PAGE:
One Kind of Everything : Poem and Person in Contemporary America

By: Chiasson, DanMaterial type: TextTextSeries: eBooks on DemandPublisher: Chicago : University of Chicago Press, 2008Description: 1 online resource (205 p.)ISBN: 9780226103846Subject(s): American poetry - 20th century - History and criticism | American poetry -- 20th century -- History and criticism | Autobiography in literature | Autobiography in literature | Self in literature | Self in literatureGenre/Form: Electronic books.Additional physical formats: Print version:: One Kind of Everything : Poem and Person in Contemporary AmericaDDC classification: 811.509353 | 811.5409 | 811/.509353 LOC classification: PS323PS323.5 .C485 2010PS323.5.C485 2007Online resources: Click here to view this ebook.
Contents:
Contents; Acknowledgments; Introduction: "One Kind of Everything"; Reading Objects: Robert Lowell; Elizabeth Bishop on Autobiographical Grounds; Reading Frank Bidart Pragmatically; The Tenses of Frank O'Hara; Forms of Narrative in the Poetry of Louise Gluck; Conclusion: Autobiography and the Language School; Works Cited; Index
Summary: One Kind of Everything elucidates the uses of autobiography and constructions of personhood in American poetry since World War II, with helpful reference to American literature in general since Emerson. Taking on one of the most crucial issues in American poetry of the last fifty years, celebrated poet Dan Chiasson explores what is lost or gained when real-life experiences are made part of the subject matter and source material for poetry. In five extended, scholarly essays-on Robert Lowell, Elizabeth Bishop, Frank Bidart, Frank O'Hara, and Louise Glück-Chiasson looks specifically to bridge the chasm between formal and experimental poetry in the United States. Regardless of form, Chiasson argues that recent American poetry is most thoughtful when it engages most forcefully with autobiographical material, either in an effort to embrace it or denounce it.
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PS316 .C64 2015 The social lives of poems in nineteenth-century America / PS316 .W45 2010 Poetry and Public Discourse in Nineteenth-Century America. PS323 | PS323.5 .A56 2013 Among Friends PS323 | PS323.5 .C485 2010 | PS323.5.C485 2007 One Kind of Everything : PS323 | PS323.5 .D87 2012 | PS323.5.D87 2012 Purple Passages : PS323.5 The Poetry of Disturbance : PS323.5 The First Book :

Contents; Acknowledgments; Introduction: "One Kind of Everything"; Reading Objects: Robert Lowell; Elizabeth Bishop on Autobiographical Grounds; Reading Frank Bidart Pragmatically; The Tenses of Frank O'Hara; Forms of Narrative in the Poetry of Louise Gluck; Conclusion: Autobiography and the Language School; Works Cited; Index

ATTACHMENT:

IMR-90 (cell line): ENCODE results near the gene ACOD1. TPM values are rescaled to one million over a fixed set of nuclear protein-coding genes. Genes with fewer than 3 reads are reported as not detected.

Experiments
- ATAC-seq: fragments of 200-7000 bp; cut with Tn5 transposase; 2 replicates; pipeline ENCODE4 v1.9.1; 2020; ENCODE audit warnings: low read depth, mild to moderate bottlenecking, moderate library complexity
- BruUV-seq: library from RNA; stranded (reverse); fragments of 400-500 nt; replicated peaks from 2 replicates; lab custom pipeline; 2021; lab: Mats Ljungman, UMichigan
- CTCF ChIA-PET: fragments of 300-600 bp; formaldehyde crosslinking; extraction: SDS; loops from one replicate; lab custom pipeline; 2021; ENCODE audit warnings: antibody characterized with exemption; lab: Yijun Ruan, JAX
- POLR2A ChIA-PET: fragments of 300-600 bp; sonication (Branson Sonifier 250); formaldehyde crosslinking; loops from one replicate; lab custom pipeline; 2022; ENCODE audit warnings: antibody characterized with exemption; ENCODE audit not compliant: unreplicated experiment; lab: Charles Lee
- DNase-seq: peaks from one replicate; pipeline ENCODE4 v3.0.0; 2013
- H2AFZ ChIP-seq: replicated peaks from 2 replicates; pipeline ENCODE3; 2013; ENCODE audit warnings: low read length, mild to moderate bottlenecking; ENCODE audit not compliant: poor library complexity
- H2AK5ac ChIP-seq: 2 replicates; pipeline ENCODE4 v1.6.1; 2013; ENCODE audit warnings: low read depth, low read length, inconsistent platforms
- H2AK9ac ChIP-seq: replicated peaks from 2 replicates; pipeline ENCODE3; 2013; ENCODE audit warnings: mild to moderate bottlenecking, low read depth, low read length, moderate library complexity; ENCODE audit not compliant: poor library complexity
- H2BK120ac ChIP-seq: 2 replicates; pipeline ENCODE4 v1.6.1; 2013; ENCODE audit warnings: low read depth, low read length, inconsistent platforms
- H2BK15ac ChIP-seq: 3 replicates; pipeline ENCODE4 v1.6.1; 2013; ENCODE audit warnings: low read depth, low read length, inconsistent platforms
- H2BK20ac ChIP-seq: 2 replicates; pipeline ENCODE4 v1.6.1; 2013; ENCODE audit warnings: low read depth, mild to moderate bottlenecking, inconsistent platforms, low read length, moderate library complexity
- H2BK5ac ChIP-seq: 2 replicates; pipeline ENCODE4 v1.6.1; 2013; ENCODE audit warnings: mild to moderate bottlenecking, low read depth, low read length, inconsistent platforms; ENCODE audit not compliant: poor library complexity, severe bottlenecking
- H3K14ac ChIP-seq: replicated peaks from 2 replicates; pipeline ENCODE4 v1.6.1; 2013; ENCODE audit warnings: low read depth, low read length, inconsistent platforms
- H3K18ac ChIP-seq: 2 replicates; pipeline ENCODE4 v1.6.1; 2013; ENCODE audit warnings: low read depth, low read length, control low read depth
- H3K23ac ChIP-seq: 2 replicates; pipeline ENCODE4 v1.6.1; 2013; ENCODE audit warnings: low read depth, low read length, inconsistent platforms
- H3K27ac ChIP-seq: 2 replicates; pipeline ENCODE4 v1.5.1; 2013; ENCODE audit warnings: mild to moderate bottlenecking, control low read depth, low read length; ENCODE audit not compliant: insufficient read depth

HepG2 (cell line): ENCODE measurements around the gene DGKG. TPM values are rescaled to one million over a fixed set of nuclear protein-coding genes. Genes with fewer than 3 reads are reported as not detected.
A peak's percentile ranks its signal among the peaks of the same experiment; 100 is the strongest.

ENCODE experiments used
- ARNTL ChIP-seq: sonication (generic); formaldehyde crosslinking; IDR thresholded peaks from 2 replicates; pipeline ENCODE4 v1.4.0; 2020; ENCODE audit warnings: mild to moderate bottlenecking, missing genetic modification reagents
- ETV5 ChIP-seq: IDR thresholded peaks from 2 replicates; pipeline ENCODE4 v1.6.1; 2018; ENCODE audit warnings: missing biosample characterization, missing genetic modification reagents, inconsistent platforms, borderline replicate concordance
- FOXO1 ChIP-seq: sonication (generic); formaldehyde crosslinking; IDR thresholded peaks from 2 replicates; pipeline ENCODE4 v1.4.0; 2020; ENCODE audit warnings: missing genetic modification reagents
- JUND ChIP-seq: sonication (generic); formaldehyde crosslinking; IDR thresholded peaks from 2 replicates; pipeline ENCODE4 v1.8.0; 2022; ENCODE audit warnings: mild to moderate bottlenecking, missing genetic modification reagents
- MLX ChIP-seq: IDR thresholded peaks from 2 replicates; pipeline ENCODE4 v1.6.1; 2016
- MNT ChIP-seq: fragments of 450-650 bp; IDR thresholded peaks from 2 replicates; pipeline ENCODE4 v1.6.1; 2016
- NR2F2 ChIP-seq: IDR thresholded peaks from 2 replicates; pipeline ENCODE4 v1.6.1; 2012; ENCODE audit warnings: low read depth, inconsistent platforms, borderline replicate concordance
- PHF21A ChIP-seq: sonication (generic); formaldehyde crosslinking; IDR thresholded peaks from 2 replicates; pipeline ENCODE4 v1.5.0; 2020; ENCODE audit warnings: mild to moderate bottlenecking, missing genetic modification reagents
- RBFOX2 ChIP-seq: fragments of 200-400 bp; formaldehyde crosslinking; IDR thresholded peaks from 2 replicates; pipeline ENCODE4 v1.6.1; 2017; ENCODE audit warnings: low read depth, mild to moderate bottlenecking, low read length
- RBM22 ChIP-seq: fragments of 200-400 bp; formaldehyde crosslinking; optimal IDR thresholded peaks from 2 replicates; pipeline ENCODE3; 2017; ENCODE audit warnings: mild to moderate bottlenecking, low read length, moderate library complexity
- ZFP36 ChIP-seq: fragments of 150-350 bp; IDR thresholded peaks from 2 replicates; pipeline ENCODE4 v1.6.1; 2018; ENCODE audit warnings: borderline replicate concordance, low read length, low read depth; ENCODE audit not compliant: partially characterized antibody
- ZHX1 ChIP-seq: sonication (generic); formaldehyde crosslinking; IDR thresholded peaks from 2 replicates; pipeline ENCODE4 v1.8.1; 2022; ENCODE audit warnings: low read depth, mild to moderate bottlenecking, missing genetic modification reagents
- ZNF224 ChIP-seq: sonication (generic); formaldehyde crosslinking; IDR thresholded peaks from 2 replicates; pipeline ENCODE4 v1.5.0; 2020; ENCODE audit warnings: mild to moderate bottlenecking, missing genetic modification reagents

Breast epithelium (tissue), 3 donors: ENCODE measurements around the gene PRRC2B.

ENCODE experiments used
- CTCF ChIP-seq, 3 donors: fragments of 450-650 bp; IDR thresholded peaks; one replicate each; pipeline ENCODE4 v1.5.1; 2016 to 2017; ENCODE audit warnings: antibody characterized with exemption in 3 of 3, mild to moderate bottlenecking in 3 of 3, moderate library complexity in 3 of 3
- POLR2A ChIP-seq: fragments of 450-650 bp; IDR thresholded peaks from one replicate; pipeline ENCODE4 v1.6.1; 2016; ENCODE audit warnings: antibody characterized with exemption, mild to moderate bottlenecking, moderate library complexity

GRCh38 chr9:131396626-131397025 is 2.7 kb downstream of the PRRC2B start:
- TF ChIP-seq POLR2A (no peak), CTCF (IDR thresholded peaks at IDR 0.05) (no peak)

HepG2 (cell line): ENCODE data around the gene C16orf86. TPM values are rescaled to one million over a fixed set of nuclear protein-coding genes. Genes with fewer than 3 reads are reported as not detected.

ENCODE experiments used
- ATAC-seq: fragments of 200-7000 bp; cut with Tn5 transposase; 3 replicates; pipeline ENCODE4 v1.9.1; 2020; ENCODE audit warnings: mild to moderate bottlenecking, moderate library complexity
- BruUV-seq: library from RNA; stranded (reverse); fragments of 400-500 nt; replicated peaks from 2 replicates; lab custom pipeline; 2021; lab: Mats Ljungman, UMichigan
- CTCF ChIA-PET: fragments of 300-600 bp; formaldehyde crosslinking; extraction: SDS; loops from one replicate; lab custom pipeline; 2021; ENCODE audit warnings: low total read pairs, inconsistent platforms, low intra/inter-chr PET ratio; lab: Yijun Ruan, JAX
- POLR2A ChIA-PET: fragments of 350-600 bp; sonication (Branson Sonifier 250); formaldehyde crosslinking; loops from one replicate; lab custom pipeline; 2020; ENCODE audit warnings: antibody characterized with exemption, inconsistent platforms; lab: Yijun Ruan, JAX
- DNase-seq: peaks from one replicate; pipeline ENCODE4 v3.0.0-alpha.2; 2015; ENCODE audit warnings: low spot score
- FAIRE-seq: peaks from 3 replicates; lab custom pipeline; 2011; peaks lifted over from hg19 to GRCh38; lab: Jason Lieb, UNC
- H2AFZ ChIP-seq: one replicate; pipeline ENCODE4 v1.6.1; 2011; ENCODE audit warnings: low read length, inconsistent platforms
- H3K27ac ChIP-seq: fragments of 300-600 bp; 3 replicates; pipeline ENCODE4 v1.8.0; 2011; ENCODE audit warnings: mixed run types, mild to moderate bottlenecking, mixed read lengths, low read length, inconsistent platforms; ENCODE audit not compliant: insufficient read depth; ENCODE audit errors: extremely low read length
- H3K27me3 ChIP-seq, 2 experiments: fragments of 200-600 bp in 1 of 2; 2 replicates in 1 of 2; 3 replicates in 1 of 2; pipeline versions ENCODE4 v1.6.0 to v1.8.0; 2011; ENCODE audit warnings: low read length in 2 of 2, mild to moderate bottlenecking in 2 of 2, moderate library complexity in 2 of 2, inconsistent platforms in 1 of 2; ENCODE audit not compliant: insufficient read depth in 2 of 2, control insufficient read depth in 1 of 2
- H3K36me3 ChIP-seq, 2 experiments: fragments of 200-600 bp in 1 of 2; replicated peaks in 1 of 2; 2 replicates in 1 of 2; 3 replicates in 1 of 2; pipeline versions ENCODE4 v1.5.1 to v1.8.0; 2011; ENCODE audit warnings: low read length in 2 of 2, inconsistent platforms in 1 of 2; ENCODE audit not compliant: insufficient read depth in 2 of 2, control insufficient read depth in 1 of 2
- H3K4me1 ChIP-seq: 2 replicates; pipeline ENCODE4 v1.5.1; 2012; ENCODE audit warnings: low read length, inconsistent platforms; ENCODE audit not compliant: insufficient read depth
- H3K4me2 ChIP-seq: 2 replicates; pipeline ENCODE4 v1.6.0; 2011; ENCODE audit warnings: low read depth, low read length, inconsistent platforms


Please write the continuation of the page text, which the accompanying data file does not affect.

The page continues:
One Kind of Everything elucidates the uses of autobiography and constructions of personhood in American poetry since World War II, with helpful reference to American literature in general since Emerson. Taking on one of the most crucial issues in American poetry of the last fifty years, celebrated poet Dan Chiasson explores what is lost or gained when real-life experiences are made part of the subject matter and source material for poetry. In five extended, scholarly essays-on Robert Lowell, Elizabeth Bishop, Frank Bidart, Frank O'Hara, and Louise Glück-Chiasson looks specifically to bridge the chasm between formal and experimental poetry in the United States. Regardless of form, Chiasson argues that recent American poetry is most thoughtful when it engages most forcefully with autobiographical material, either in an effort to embrace it or denounce it.

Description based upon print version of record.

Reviews provided by Syndetics

CHOICE Review

In keeping with literary criticism's current emphasis on gaining insight from outside the text, Chiasson (Amherst and Wellesley colleges), himself a poet, offers a passionate, learned introduction that recognizes Emerson and Whitman as seminal figures in urging literature toward the self. He then focuses on a few poets whose works display autobiographical elements, principally Robert Lowell, Elizabeth Bishop, Frank O'Hara, Louise Gluck, and Frank Bidart. A final chapter deals sensitively with the "language school" of contemporary poetry. Especially original are discussions of Yeats in conjunction with O'Hara; 16th-century poet Wyatt in conjunction with Lowell; and the relationship between poetry as imagined or "figured" art and as reflection of the facts of the artist's life. Other subjects include the divide between "confessional poetry" and experimental poetry and the tensions between purely imaginative creations and role of subjectivity. In demonstrating the prevalence of subjectivity in 20th-century poetry, Chiasson is scrupulous in his attention to detail: footnotes and attributions to recent criticism amplify his developing argument. However, the prose style is academic and unfriendly: phrases such as "constructions of personhood" abound and, in speaking of O'Hara, he writes that "one finds oneself inadvertently parsing [the poet's] normative structures." Summing Up: Recommended. Graduate students through faculty. B. Wallenstein emeritus, CUNY City College

Author notes provided by Syndetics

Dan Chiasson is visiting assistant professor of English at Wellesley College. He is the author of two books of poetry, Natural History and The Afterlife of Objects, the latter published by the University of Chicago Press.

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